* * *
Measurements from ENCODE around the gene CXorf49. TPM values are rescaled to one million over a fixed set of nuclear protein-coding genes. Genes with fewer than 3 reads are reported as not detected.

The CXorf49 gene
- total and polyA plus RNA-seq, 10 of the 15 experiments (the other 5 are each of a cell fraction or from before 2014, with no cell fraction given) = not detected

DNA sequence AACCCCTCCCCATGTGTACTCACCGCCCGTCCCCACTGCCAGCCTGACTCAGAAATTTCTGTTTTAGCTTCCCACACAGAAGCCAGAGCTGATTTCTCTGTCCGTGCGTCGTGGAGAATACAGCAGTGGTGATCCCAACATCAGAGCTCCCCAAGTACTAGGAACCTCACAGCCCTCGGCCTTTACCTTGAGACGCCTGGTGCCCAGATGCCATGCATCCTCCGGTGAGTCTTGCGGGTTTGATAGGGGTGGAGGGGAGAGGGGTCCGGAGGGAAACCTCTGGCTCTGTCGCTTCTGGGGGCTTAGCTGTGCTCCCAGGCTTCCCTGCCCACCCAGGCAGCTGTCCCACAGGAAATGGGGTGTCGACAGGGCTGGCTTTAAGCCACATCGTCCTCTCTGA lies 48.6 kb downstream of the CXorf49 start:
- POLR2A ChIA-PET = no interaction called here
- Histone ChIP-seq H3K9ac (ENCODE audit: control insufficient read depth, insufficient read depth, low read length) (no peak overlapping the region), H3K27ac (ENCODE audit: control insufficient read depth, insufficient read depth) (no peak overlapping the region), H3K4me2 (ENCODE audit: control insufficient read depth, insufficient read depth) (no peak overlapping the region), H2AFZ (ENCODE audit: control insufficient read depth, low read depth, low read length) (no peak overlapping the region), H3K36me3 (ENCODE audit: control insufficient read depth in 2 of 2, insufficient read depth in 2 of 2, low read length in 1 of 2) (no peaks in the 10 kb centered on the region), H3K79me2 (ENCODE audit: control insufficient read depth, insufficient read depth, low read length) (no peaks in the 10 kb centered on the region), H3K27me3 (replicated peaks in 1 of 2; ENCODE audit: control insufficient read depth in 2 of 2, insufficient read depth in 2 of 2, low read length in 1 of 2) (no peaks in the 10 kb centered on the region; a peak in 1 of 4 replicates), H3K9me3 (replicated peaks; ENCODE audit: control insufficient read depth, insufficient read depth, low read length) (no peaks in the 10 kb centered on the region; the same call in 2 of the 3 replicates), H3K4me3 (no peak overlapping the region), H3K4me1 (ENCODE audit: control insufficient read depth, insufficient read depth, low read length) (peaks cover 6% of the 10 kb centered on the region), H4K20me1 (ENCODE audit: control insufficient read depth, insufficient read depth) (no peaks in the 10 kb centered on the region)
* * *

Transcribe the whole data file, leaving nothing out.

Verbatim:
Measurements from ENCODE around the gene CXorf49. TPM values are rescaled to one million over a fixed set of nuclear protein-coding genes. Genes with fewer than 3 reads are reported as not detected.

The CXorf49 gene
- total and polyA plus RNA-seq, 10 of the 15 experiments (the other 5 are each of a cell fraction or from before 2014, with no cell fraction given) = not detected

DNA sequence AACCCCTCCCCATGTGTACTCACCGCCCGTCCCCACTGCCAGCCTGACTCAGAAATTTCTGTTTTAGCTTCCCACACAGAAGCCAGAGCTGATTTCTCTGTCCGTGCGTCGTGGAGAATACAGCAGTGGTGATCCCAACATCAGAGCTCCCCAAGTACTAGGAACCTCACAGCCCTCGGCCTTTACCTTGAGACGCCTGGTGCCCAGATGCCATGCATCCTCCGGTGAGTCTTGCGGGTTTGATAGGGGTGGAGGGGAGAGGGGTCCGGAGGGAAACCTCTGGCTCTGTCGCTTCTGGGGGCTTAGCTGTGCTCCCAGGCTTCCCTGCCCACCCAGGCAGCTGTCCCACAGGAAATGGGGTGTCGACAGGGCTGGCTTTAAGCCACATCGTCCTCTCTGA lies 48.6 kb downstream of the CXorf49 start:
- POLR2A ChIA-PET = no interaction called here
- Histone ChIP-seq H3K9ac (ENCODE audit: control insufficient read depth, insufficient read depth, low read length) (no peak overlapping the region), H3K27ac (ENCODE audit: control insufficient read depth, insufficient read depth) (no peak overlapping the region), H3K4me2 (ENCODE audit: control insufficient read depth, insufficient read depth) (no peak overlapping the region), H2AFZ (ENCODE audit: control insufficient read depth, low read depth, low read length) (no peak overlapping the region), H3K36me3 (ENCODE audit: control insufficient read depth in 2 of 2, insufficient read depth in 2 of 2, low read length in 1 of 2) (no peaks in the 10 kb centered on the region), H3K79me2 (ENCODE audit: control insufficient read depth, insufficient read depth, low read length) (no peaks in the 10 kb centered on the region), H3K27me3 (replicated peaks in 1 of 2; ENCODE audit: control insufficient read depth in 2 of 2, insufficient read depth in 2 of 2, low read length in 1 of 2) (no peaks in the 10 kb centered on the region; a peak in 1 of 4 replicates), H3K9me3 (replicated peaks; ENCODE audit: control insufficient read depth, insufficient read depth, low read length) (no peaks in the 10 kb centered on the region; the same call in 2 of the 3 replicates), H3K4me3 (no peak overlapping the region), H3K4me1 (ENCODE audit: control insufficient read depth, insufficient read depth, low read length) (peaks cover 6% of the 10 kb centered on the region), H4K20me1 (ENCODE audit: control insufficient read depth, insufficient read depth) (no peaks in the 10 kb centered on the region)